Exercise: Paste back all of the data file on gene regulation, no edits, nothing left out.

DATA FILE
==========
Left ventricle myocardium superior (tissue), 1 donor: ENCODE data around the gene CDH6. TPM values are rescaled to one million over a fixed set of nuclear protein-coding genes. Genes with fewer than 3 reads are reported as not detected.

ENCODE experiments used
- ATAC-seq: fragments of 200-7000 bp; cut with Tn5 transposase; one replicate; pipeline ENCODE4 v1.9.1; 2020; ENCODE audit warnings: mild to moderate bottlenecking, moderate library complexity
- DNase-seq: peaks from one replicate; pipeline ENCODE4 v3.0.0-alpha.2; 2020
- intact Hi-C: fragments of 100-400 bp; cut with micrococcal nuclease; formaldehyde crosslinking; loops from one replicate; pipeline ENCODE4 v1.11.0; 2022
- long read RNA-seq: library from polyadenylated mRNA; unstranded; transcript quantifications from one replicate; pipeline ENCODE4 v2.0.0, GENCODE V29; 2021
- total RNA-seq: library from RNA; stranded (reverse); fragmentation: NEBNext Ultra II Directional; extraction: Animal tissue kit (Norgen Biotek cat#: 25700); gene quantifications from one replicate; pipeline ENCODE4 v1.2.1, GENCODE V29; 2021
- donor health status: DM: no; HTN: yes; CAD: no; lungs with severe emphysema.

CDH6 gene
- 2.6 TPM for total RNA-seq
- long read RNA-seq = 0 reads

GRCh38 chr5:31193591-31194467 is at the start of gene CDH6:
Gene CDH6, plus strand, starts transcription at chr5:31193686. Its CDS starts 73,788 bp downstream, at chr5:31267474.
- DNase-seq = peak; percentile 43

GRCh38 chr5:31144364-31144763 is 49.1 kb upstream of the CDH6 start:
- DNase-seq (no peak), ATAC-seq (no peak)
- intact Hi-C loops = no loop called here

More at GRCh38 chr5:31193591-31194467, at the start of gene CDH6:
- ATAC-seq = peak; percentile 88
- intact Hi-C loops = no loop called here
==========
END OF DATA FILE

Left ventricle myocardium superior (tissue), 1 donor: ENCODE data around the gene CDH6. TPM values are rescaled to one million over a fixed set of nuclear protein-coding genes. Genes with fewer than 3 reads are reported as not detected.

ENCODE experiments used
- ATAC-seq: fragments of 200-7000 bp; cut with Tn5 transposase; one replicate; pipeline ENCODE4 v1.9.1; 2020; ENCODE audit warnings: mild to moderate bottlenecking, moderate library complexity
- DNase-seq: peaks from one replicate; pipeline ENCODE4 v3.0.0-alpha.2; 2020
- intact Hi-C: fragments of 100-400 bp; cut with micrococcal nuclease; formaldehyde crosslinking; loops from one replicate; pipeline ENCODE4 v1.11.0; 2022
- long read RNA-seq: library from polyadenylated mRNA; unstranded; transcript quantifications from one replicate; pipeline ENCODE4 v2.0.0, GENCODE V29; 2021
- total RNA-seq: library from RNA; stranded (reverse); fragmentation: NEBNext Ultra II Directional; extraction: Animal tissue kit (Norgen Biotek cat#: 25700); gene quantifications from one replicate; pipeline ENCODE4 v1.2.1, GENCODE V29; 2021
- donor health status: DM: no; HTN: yes; CAD: no; lungs with severe emphysema.

CDH6 gene
- 2.6 TPM for total RNA-seq
- long read RNA-seq = 0 reads

GRCh38 chr5:31193591-31194467 is at the start of gene CDH6:
Gene CDH6, plus strand, starts transcription at chr5:31193686. Its CDS starts 73,788 bp downstream, at chr5:31267474.
- DNase-seq = peak; percentile 43

GRCh38 chr5:31144364-31144763 is 49.1 kb upstream of the CDH6 start:
- DNase-seq (no peak), ATAC-seq (no peak)
- intact Hi-C loops = no loop called here

More at GRCh38 chr5:31193591-31194467, at the start of gene CDH6:
- ATAC-seq = peak; percentile 88
- intact Hi-C loops = no loop called here